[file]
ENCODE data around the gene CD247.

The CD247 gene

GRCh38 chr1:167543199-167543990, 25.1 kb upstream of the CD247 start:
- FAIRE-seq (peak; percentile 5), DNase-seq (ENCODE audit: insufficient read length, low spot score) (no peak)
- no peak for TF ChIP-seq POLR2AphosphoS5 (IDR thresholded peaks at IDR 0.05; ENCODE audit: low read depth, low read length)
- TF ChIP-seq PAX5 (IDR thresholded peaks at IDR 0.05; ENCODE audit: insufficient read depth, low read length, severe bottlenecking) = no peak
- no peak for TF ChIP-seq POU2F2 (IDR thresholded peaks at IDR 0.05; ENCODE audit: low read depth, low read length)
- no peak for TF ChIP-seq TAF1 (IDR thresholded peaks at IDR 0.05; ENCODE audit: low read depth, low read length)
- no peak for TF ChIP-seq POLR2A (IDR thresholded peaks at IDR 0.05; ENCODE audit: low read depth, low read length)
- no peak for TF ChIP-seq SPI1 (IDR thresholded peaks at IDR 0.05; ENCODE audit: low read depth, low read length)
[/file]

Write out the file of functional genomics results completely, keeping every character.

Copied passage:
ENCODE data around the gene CD247.

The CD247 gene

GRCh38 chr1:167543199-167543990, 25.1 kb upstream of the CD247 start:
- FAIRE-seq (peak; percentile 5), DNase-seq (ENCODE audit: insufficient read length, low spot score) (no peak)
- no peak for TF ChIP-seq POLR2AphosphoS5 (IDR thresholded peaks at IDR 0.05; ENCODE audit: low read depth, low read length)
- TF ChIP-seq PAX5 (IDR thresholded peaks at IDR 0.05; ENCODE audit: insufficient read depth, low read length, severe bottlenecking) = no peak
- no peak for TF ChIP-seq POU2F2 (IDR thresholded peaks at IDR 0.05; ENCODE audit: low read depth, low read length)
- no peak for TF ChIP-seq TAF1 (IDR thresholded peaks at IDR 0.05; ENCODE audit: low read depth, low read length)
- no peak for TF ChIP-seq POLR2A (IDR thresholded peaks at IDR 0.05; ENCODE audit: low read depth, low read length)
- no peak for TF ChIP-seq SPI1 (IDR thresholded peaks at IDR 0.05; ENCODE audit: low read depth, low read length)